Yoco Meets: Flip how you get your small business ready for summer

19th November 2021

During peak season, South African small businesses spend on average R5000 more in order to keep up with sales, promotions and social media marketing expenses. But underdogs have to think and do things differently to win. At Yoco, our mission is to empower and back the underdog. That’s why we invited small business owners to join us and check out how they can flip the script on how to get ready for the summer trade. We looked at practical tips, to make sure they run big to compete and stay top of mind, while also smashing their sales targets.

The Yoco Meets event had a virtual attendance of over 1500 participants across Crowdcast, Facebook and YouTube. Our host, the always delightful Mashudu Modau, accompanied three of our Merchants taking the floor: Vuyi Zondi, owner of Corium Skincare, Louis Barnard, CEO at Effectify, and Nandi Dlepu, owner of Mamakashaka Agency

Needless to say, a lot of key insights were shared, to help our community get ready to get busy, get merry, and get paid! 

Here are the top 5 highlights to making the most out of this silly season:

1. Come up with a compelling content strategy

Years of experience have taught Nandi Dlepu that the festive season has its peak, but also often comes with a weird sales lull. A compelling content strategy has helped Mamakashaka to keep customers engaged and excited, in order to prepare her business for this summer lull.

I always refer to the saying that, ‘if it wasn’t on Instagram did it really exist? Did it really even happen?’ A compelling content strategy is a really big thing for us.

2. Post valuable and relatable content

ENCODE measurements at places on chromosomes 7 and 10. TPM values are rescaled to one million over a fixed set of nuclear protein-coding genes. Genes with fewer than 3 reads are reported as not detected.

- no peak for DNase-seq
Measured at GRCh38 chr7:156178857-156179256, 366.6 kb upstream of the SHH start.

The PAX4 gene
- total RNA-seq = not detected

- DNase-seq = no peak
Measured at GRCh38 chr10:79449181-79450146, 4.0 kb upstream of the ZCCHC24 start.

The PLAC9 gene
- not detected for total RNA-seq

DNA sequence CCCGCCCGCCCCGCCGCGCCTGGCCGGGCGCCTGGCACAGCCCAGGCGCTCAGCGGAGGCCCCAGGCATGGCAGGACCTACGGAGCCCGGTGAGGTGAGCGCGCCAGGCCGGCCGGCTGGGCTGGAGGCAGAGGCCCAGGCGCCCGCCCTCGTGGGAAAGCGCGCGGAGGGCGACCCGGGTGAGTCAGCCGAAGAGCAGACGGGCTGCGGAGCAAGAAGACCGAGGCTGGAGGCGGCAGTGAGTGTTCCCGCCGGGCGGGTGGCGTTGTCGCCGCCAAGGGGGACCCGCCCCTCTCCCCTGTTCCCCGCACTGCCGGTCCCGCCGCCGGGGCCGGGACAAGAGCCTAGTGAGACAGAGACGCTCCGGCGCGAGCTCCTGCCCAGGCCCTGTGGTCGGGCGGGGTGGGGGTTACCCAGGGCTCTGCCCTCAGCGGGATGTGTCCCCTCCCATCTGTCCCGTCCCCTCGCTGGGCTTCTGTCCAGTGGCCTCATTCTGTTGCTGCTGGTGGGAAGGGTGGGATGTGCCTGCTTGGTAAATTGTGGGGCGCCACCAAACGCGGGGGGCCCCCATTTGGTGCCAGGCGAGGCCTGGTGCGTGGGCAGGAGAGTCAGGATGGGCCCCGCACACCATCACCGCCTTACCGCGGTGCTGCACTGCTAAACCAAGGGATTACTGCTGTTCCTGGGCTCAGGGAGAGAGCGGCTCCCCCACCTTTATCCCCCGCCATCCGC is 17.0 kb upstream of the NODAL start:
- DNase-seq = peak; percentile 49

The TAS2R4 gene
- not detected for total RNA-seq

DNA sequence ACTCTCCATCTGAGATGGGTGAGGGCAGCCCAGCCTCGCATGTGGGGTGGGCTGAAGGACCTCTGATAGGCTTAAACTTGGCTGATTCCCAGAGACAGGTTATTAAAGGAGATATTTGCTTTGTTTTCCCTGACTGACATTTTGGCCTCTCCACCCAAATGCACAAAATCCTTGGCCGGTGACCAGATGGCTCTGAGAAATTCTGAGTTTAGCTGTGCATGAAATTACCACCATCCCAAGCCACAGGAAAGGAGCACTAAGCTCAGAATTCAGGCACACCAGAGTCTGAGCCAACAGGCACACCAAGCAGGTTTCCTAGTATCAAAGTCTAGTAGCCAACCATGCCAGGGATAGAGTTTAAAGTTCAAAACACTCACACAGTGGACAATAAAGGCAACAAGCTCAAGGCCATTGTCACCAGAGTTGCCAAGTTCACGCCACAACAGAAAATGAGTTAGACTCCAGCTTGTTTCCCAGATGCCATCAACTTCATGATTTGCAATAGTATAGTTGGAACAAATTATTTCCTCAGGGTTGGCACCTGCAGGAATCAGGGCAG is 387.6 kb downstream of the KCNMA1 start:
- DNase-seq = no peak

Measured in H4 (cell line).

Louis Barnard has found that focus helps you to hone in on your niche, and that quality content drives traffic, engagement – and ultimately more sales to your business.

Post valuable stuff. Don’t post rubbish. It’s really as simple as that.

It’s also important for your community to be able to understand and relate to your content. For Corium Skincare, Vuyi has found that positioning content in a relatable and attainable manner, has a better chance of converting your hard-won engagement into real-life sales.

It’s about that relatability, where your community also sees themselves wanting whatever it is that you’re selling or that you’re offering.

3. Understand the language of each social platform

Nandi has created a captivating peak season content strategy, by understanding that not all platforms work in the same way: each has its own language and tonality. But, small businesses often seem to copy and paste the same content across all their social channels – this really doesn’t work.

[Social] platforms work in different ways, and you should engage them in the ways that are best suited for them. I just think that if you don’t have the capacity to do so, rather hone in on one, prioritise one, and build a compelling, consistent strategy for that particular platform.

Vuyi Zondi wholeheartedly agrees. For Corium skincare, as a physical beauty product, they have to ensure that they’re visible on platforms like Instagram and Facebook, because this is where they can create and upload content that allows people to see exactly how their products work.

It depends on the actual service or product, and where your target audience is going to be.

4. Keep adequate stock

For Vuyi, it’s very important to keep up with the momentum: during peak season, people are buying in elevated patterns (compared to how they’ve been spending the rest of the year), so you have to be able to manage the increased demand, as well as meet customer expectations for service and efficiency

You don’t want to have such a good content strategy that now you’re running out of stock. You need to be able to physically deliver to the thing that is required by the customer. You want to hit it while it’s still hot.

5. Don’t upgrade your expenses for silly season

For all the speakers, stringent financial planning is crucial in tackling the demands of the peak season. It’s always a challenge for small businesses to strike the right financial balance during silly season, so that as much income as possible is generated, while still keeping up with sales and new trends.

Don’t take on things that you haven’t tested on an annual cycle, to see if you’ll be able to maintain it. Don’t be too optimistic, treat it as an anomaly until you see consistent results, before you take on new expenses.

Want all the juicy details? Here's a recording of the event, in case you missed it!